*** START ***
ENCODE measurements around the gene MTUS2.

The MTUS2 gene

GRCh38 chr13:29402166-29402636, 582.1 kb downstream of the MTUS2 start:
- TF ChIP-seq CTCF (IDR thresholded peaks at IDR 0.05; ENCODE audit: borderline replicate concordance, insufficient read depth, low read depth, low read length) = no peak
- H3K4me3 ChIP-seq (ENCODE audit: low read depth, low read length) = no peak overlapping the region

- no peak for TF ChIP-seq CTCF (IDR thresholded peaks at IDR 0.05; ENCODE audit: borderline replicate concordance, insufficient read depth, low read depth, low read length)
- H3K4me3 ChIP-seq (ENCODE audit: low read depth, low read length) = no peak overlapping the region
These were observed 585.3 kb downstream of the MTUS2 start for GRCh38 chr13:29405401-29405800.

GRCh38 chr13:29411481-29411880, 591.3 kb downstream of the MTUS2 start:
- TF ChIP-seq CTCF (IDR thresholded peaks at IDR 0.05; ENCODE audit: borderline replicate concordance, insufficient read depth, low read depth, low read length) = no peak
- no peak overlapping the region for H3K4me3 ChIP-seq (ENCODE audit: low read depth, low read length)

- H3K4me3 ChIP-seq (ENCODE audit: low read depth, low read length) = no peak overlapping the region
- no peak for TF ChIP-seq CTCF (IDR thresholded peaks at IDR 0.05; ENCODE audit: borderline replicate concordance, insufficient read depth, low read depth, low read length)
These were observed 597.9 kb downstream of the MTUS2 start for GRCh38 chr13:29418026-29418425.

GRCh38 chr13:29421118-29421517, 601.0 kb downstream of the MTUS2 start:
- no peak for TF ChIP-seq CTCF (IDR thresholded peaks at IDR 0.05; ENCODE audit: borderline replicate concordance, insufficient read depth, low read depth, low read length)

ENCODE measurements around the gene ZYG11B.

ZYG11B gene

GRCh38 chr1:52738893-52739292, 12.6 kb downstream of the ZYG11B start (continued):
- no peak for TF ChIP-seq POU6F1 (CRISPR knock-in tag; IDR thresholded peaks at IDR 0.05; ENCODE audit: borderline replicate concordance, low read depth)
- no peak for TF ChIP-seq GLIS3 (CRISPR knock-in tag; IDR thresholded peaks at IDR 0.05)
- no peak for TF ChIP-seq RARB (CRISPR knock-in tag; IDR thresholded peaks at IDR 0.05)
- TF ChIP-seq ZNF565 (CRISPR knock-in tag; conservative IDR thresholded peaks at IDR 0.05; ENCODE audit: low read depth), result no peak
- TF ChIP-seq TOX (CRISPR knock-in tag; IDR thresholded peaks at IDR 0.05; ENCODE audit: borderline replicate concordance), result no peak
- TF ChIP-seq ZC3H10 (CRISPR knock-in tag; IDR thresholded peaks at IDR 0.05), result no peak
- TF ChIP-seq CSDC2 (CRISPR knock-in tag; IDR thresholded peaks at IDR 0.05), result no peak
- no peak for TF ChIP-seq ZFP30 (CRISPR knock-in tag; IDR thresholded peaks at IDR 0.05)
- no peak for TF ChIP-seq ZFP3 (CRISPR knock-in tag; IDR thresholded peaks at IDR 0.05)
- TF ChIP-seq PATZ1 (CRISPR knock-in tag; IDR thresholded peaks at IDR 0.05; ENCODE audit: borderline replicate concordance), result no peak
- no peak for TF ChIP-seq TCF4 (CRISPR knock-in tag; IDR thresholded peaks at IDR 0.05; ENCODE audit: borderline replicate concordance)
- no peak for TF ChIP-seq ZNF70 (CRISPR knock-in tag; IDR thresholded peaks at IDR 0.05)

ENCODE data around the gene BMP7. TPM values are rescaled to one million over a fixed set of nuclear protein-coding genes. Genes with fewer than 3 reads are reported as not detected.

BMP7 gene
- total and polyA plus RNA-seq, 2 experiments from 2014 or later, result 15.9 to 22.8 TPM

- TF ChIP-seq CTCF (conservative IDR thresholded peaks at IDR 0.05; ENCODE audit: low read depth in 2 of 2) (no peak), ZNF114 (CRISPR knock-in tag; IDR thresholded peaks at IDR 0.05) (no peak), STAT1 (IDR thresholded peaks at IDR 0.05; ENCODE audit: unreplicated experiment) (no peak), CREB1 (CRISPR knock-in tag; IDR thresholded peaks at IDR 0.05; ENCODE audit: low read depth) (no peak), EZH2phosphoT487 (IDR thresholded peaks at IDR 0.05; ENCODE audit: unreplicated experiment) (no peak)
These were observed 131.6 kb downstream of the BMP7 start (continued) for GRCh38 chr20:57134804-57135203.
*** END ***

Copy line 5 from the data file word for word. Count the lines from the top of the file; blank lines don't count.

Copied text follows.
- H3K4me3 ChIP-seq (ENCODE audit: low read depth, low read length) = no peak overlapping the region